In the midst of doing some spring-cleaning, I found a half-empty economy size bottle of multi-vitamins in the medicine cabinet. According to the label, they expired just a few weeks ago. The question- keep them or throw them out?

 

I really didn’t want to throw them out- it seemed pretty wasteful. So, I did a little research to answer a couple of questions- are expired supplements harmful? And, if not- are they still beneficial?

 

What I found answered both questions, and I decided to keep the vitamins. Let me share the details with you.

 

First, let’s start with the expiration date. The expiration date is the last day (or month) an item will be at its highest level of potency. This is essentially an assurance from the manufacturer that the quality and strength of their product is guaranteed up until the expiration date. That doesn’t mean that the product loses any benefit or becomes harmful the day after it “expires.”

 

The Food and Drug Administration (FDA) does not require supplements to have expiration dates. But, most manufacturers voluntarily list dates partially because it gives their consumers some piece of mind.

 

Most expiration dates are conservative, whether you’re dealing with supplements or prescription medication. Both start breaking down the day after they’re manufactured, so the fact that the product has “expired” mainly means that its lost strength, and may not have the same affect that it did when it was fresh.

 

Vitamins deteriorate at different rates, so manufacturers often times “beef up” the strength of some vitamins that deteriorate faster, in order to assure that they will be at the listed strength at the time of expiration.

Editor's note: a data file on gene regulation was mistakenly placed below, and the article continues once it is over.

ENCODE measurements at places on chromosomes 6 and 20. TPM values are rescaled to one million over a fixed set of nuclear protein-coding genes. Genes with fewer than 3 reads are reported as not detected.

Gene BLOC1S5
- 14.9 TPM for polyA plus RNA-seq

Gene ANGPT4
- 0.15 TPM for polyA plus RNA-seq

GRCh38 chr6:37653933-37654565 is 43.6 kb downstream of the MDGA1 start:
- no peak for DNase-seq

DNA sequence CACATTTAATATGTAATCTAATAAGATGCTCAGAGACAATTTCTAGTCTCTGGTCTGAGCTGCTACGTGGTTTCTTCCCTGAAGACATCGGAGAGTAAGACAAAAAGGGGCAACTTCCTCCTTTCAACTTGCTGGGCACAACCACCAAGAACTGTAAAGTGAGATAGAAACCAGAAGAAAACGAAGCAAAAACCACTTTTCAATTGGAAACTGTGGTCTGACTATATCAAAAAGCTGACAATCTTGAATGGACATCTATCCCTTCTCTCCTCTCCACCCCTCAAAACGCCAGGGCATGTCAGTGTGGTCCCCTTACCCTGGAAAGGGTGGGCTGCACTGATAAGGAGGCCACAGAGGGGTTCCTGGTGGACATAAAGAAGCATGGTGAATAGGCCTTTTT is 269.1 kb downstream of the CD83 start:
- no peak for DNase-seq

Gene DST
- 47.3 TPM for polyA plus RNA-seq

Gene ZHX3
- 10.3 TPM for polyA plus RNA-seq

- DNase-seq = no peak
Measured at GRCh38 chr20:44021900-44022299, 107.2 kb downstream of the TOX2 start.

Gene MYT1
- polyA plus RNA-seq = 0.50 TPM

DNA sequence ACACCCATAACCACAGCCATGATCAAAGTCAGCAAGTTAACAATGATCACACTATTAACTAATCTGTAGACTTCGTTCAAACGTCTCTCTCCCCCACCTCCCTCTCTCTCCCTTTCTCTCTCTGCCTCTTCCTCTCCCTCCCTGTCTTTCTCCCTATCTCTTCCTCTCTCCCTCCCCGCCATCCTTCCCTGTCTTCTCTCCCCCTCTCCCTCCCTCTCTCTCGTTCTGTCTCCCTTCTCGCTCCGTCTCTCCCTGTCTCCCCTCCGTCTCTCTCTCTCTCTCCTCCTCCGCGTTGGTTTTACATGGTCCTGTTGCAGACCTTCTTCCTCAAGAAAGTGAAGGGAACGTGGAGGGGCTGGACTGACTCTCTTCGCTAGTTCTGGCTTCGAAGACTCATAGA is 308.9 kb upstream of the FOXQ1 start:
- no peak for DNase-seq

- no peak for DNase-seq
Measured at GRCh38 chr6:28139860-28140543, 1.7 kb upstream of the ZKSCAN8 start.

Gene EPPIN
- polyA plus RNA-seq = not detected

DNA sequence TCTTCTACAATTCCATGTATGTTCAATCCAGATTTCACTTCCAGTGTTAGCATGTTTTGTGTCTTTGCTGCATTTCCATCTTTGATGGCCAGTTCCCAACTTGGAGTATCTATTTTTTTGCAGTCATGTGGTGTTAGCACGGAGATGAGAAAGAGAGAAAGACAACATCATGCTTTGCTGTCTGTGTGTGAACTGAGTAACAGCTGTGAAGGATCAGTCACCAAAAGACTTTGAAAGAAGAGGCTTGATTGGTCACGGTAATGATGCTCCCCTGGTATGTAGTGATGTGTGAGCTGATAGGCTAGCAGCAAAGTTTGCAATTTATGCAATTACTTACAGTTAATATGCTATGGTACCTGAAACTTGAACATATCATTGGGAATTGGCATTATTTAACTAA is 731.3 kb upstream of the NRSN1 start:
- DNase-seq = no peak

One thing you should take a look at is they way you store your vitamins. It can have a big impact on how long your supplements will retain their strength. Be sure to check the label to see what the manufacturer advises on storage. Some folks keep their vitamins in the refrigerator, but you shouldn’t do that unless the instructions say so.

 

Most likely, the manufacturer will suggest that you keep your vitamins in a cool, dry, dark place and in their original containers. Some vitamins come in dark glass bottles or opaque containers to help preserve their potency. You should also store them away from heat and humidity, which makes the medicine cabinet one of the worst places for storage. I’ll be moving my supplements to the hall linen closet and putting them on a high shelf to keep them away from the kids.

If you store them properly, vitamins can last four or five years. And, taking “expired” vitamins is generally safe- they just won’t be as potent. It will take me about two more months to finish off this bottle of multi-vitamins, which means I’ll take the last few around three months after they “expired.” Perfectly safe.

 

Next time, though, I’ll be keeping better track of where I store my supplements so I can be sure to take them everyday. That’s how I ended up with this half empty bottle in the first place.

 

Jason Stone

Performance Coach, Icelandic Fitness, Denver, Colorado